One Hundred Meters with Oli

Copyright 2000, by Ronald Bourret

"Geht es?" (Does it go?)


"Bist du sicher?" (Are you sure?)


Oli wriggled back out of the boulder choke and told me I could have a look if I wanted. I wormed up into the pile of unstable blocks, careful to touch as little as possible, and reached the same dead end as Oli.

It was puzzling. The map clearly showed a long, thin passage leading from the end of the subway-sized passage we had just left into another subway-sized passage 100 meters away. We were in the obvious extension to the current passage, but all leads appeared to be blocked.

I wriggled back out to where Oli was waiting. The others had gotten tired and left to check other leads. As we exited the crawlway and stood back up, we met Ralf, who said they had found the connection.

We walked a short way back along the main passage, then dove down a rabbit hole hugging the right-hand wall. This lead into a small room where the rest of the party were leaning against a large, fallen block. On the opposite side of them was a short climb to a small hole in the wall.

The connection, they told us, followed a triangular crawlway for 50 meters before pinching down to a wide, low squeeze.

"How long does it stay tight for?" I asked. I hate squeezes.

"As far as we could see."

Oli was eager and I was ... curious. After nine hours in the cave, the others were ready to head back. It was several hours back to the exit and already early evening, although the never ending darkness made that fact slightly irrelevant.

We agreed that Oli and I would go for a look, then come back and make plans. I climbed up into the hole and turned right into the passage. It was a perfect triangle and glowed yellow in the beam of my carbide lamp. It was too low to duck walk and I was forced into a painful crawl along the cemented cobble floor.

After 50 meters, the passage ended in a bathtub-like depression. I sat down in it and peered into a low passage on the right, about five feet wide and a foot high. It turned almost immediately back to the left, parallel to the triangular passage, and disappeared from view. According to the map, the connection was 100 meters long. We had done half. How long was the squeeze?

The methodical scrape of Oli's nylon cave suit echoed along the passage, growing louder as he crawled toward me. Vwip, fwump, vwip, fwump, Vwip, Fwump, VWIP, FWUMP. He stopped in front of me and grinned.

"Schoene Gang, ja?" (Nice passage, huh?)

Oli had knee pads.

I motioned toward the horizontal cleft.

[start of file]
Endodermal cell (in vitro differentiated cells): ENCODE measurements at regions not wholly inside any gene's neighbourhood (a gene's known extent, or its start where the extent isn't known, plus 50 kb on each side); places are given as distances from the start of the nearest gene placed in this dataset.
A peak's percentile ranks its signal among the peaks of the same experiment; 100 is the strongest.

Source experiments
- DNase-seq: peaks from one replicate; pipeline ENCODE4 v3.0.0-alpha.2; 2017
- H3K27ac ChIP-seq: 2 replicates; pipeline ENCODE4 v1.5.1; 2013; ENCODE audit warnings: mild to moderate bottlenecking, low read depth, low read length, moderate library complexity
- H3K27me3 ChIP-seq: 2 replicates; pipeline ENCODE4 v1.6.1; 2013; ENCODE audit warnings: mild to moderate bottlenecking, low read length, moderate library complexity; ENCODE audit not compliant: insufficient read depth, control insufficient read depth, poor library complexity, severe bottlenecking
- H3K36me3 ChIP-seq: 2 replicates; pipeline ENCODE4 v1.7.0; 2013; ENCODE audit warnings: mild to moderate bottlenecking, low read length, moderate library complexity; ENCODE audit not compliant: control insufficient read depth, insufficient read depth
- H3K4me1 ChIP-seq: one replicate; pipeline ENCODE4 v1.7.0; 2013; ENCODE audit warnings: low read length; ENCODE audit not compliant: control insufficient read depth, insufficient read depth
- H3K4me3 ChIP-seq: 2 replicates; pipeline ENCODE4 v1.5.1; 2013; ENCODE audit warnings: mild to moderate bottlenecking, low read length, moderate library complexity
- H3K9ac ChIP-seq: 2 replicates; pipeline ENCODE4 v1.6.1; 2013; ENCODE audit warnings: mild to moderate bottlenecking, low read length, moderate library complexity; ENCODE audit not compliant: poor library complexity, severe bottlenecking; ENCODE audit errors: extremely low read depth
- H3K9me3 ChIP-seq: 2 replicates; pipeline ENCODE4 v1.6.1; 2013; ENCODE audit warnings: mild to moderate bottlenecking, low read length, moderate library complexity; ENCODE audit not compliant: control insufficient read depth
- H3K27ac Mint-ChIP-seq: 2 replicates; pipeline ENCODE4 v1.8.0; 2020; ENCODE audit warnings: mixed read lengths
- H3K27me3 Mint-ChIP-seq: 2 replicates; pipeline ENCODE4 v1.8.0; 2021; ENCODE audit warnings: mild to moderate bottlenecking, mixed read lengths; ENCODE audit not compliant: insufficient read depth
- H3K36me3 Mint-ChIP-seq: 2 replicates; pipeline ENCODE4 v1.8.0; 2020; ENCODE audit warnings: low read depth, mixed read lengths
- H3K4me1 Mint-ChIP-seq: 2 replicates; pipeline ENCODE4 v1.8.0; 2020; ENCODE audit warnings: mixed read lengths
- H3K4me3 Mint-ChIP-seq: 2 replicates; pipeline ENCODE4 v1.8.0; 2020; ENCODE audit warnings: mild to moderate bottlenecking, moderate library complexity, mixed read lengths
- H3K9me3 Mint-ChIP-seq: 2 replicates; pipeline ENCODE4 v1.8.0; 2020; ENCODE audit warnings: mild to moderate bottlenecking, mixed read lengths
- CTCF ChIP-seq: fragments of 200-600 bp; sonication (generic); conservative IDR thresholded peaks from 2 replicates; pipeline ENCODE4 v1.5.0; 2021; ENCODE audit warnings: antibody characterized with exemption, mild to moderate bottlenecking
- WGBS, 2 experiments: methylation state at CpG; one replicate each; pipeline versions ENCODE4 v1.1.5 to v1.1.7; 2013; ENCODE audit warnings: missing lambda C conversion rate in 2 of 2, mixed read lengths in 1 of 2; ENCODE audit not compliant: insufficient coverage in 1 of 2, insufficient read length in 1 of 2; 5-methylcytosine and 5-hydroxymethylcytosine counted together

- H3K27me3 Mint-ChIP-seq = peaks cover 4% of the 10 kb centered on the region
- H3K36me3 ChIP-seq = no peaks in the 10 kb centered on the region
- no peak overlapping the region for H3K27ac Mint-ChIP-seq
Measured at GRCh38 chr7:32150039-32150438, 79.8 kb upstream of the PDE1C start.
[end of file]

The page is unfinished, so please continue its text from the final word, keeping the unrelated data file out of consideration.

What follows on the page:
"Hier ist es nicht so schoen." (Not so nice here.)

Oli peered over my body and into the squeeze.

"Na, ja. Es geht." (Oh, well. It goes.)

Didn't anything rattle him?

We turned around and retreated back along the cobblestones, my knees flinching in pain. The others were cold and ready to leave. Oli tried to convince them to stay, but they had had enough. He looked at me.

I was torn between curiousity -- where would the passage lead? how would I cope? -- and my dread of squeezes. I had never done anything remotely like a 50 meter belly crawl. At the back of my mind was another worry.

The club had a project cave in the Alps. It was 500 meters deep and still going. I had been rebuffed on an earlier attempt to join a trip to another large system in the Alps on the grounds that they didn't know me or my caving abilities well enough. I badly wanted to go on this trip.

We had gone on a number of trips by now and I thought I was in, but no one had said anything one way or the other. Joining Oli now might do the trick. I swallowed my fear and said I would join him.

While the others packed up to leave, we unloaded most of the gear from our packs. No point in dragging them through the squeeze for a two-hour reconnaisance. I put a candy bar, spare light, and a few extra batteries in a fanny pack and led back into the triangular crawlway. At the bathtub, I moved to the side to let Oli pass.

"Du zuerst." (You first.)

"Nein, du." (No, you.)

Oli grinned again and told me there was no point in him going first. If anyone was going to back out, it was me, and he couldn't see the point in going all the way through the squeeze only to have to reverse it if I chickened out. Much as I didn't like it, I could see his point.